Medical School Books

I'm totally going to steal the idea from Action Potential and post about some of the books I have been using for medical school. Books are not for everyone. And most medical schools, including mine, print out a lot of material for their students.

However, most of our professors are trying to re-invent the wheel when it comes to medical school topics. Did you know, a lot of the legwork has been done for you? There are publishers/authors who have already organized BioChem into discrete sections; you don't have to do it again!

So please take my completely biased opinions of which medical school books are worth it and which aren't.


Histology by Ross and Pawlina

Oh the details! At first, I thought I needed an Atlas that was basic, but then I realized that I needed to know EVERYTHING about histology. This book has diagrams, explanations, lots of slides and incredible details. I would highly recommend if your school is focusing on details of histology and how all the tissues function. Also, it's good to see as many types of slides of tissues as you can find. 

Rating: 9 out of 10
Junqueira's Basic Histology

Yay for lack of details? If you are looking for a brief overview with few clinical correlations of histology, this is the book for you. At 400 pages (and large font), this book is half the amount of information of Histology by Ross and Pawlina for the same price. I was sorely disappointed. The level of details might be enough for a college histology course (maybe?), but it certainly isn't enough for medical school.

Rating: 2 out of 10


How the Immune System Works

I cannot really talk this book up enough. It's amazing. The writing style is very conversational, but it lends itself extremely well to understanding the CONCEPTS behind immunology. And let me tell you, immunology is almost all about the concepts of what is going on. Many of our lectures were told as a sort of story about what actions the body takes and why. I believe that's the best and only way to approach immunology, and this book is an excellent companion to that. Also, it is super cheap. So yeah. My only critique is that some of the figures were kind of difficult to understand, and there should have been more of them.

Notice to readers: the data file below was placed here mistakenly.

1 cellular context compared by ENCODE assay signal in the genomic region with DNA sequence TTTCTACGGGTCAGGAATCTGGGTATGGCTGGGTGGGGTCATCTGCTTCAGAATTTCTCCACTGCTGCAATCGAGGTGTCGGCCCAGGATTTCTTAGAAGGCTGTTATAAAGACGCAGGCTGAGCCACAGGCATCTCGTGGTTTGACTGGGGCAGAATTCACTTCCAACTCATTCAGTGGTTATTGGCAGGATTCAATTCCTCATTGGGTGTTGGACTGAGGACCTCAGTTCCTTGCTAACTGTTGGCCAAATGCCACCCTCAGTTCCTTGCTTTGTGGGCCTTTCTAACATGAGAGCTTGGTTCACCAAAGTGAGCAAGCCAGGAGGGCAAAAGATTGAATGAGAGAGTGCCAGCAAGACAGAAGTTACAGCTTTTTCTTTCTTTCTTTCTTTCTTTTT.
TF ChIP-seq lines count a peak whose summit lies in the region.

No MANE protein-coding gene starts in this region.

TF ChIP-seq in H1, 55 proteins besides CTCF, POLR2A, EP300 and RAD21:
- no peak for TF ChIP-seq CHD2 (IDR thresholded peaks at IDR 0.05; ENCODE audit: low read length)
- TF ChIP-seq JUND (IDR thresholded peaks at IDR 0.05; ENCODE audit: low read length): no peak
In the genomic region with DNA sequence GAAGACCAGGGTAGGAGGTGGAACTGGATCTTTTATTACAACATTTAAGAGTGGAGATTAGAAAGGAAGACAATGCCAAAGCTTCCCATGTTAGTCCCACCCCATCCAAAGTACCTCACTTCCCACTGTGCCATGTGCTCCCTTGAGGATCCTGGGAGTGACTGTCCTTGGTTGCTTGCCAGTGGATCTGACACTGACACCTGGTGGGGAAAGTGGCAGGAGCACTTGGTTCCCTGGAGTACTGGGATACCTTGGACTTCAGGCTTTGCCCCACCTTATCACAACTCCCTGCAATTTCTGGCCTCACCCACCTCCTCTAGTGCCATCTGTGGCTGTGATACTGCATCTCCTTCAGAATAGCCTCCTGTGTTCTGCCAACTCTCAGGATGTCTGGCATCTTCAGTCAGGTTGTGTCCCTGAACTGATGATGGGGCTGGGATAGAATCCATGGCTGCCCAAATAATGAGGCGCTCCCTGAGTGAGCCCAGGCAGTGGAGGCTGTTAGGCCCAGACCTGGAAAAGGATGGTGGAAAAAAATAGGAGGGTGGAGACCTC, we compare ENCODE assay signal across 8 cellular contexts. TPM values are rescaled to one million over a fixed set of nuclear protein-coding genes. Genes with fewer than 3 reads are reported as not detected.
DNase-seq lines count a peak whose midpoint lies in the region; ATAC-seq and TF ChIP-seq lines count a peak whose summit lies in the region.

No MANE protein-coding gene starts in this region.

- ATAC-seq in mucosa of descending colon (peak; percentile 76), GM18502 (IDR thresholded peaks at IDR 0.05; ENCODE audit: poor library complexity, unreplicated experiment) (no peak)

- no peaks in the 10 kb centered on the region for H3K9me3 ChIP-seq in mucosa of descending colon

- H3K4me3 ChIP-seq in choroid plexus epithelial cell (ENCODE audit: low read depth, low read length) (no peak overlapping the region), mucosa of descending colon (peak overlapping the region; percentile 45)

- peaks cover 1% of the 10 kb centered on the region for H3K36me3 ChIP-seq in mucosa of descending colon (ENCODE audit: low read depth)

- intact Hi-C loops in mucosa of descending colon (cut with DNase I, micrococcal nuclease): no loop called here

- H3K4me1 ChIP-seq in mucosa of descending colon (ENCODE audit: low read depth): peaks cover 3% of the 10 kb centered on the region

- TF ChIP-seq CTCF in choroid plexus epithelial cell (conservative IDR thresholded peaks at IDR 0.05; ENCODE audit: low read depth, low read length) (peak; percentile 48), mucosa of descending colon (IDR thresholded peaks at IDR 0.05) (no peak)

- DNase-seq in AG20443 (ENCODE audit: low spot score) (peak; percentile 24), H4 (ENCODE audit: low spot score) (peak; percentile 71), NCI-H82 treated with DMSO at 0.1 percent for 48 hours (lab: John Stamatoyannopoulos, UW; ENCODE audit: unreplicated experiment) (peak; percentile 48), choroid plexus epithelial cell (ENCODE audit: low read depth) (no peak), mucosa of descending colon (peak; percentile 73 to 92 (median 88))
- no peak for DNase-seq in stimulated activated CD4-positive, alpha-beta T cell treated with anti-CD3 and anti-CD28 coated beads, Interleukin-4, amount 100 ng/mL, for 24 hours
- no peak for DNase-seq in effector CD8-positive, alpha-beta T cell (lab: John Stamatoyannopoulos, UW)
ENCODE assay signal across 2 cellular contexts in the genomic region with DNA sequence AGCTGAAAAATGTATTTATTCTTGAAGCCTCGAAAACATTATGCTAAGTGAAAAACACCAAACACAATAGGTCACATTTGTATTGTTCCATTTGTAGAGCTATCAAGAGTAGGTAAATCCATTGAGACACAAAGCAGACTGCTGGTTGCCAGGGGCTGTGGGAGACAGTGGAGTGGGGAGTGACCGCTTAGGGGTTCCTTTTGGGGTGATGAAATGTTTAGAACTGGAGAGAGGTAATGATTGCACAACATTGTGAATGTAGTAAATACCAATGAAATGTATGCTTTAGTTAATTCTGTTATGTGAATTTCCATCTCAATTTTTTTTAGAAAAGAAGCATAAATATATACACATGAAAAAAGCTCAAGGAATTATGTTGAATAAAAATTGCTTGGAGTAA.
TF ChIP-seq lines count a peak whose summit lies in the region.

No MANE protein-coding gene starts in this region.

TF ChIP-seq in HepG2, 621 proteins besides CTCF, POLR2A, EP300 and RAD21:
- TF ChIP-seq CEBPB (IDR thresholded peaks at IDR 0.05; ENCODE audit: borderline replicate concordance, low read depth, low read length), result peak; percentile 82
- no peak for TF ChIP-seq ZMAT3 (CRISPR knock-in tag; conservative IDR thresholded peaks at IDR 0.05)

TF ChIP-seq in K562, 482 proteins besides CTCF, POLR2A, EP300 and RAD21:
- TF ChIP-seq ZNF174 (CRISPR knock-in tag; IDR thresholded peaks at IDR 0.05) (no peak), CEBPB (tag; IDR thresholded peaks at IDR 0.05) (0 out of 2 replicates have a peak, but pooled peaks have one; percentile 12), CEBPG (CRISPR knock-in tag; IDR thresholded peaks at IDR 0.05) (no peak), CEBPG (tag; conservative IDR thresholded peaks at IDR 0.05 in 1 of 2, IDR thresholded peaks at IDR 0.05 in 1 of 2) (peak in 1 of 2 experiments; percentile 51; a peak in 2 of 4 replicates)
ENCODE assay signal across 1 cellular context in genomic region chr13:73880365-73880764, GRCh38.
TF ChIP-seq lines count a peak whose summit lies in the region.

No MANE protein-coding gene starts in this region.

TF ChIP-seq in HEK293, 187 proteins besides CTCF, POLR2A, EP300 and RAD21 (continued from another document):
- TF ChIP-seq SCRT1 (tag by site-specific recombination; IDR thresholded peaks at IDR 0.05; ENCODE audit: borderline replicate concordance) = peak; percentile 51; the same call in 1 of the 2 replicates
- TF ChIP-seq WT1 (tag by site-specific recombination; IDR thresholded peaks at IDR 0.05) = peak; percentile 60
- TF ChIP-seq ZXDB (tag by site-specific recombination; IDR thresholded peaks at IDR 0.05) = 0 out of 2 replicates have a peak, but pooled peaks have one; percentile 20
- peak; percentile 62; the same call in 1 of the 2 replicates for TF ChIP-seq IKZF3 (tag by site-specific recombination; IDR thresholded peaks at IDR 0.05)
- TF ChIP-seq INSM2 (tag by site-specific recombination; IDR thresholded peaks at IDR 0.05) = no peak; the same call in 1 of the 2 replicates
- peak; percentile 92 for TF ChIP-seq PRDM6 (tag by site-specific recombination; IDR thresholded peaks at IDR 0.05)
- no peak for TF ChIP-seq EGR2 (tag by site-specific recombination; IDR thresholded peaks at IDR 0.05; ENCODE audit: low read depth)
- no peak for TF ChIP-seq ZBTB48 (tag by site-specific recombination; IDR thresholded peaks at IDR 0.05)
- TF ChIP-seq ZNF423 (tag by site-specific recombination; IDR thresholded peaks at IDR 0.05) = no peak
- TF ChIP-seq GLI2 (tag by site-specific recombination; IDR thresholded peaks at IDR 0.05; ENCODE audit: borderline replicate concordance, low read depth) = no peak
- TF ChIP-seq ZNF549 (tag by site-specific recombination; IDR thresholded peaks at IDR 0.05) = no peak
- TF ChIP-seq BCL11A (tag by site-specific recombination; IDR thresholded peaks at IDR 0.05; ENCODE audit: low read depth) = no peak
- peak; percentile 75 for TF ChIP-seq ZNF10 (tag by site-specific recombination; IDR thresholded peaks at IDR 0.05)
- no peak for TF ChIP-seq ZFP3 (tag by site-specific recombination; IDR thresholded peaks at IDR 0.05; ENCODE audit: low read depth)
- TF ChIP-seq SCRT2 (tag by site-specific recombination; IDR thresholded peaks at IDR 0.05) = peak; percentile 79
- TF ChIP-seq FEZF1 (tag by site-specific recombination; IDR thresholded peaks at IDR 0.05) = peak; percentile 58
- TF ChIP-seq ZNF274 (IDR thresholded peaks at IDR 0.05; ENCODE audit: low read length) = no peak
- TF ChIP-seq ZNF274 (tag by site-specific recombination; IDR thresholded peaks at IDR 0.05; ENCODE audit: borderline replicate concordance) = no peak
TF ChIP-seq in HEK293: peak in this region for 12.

Rating: 8 out of 10


Lippincott's Biochemistry

Honestly, this was probably one of the worst taught courses so far at my medical school. As such, I thought I would buy Lippincott's to supplement my learning (or lack thereof). It was marginally useful. The pictures were good (as you might expect), but the explanations were just meh. And I didn't feel that the material was organized in a logical way at all. It just sort of jumped from one topic to the next without tying anything together. Sort of like our biochemistry class. Which is ironic because then they ask you to tie everything together in the exam. I'M NOT A MINDREADER PEOPLES. Anyways, good if you understand complicated pictures. Not so good otherwise.

Rating: 4 out of 10

1 comment:

  1. What about the classics, such as Roitt's Immunology? It's colourful, full of diagrams, easy to understand. What do you think?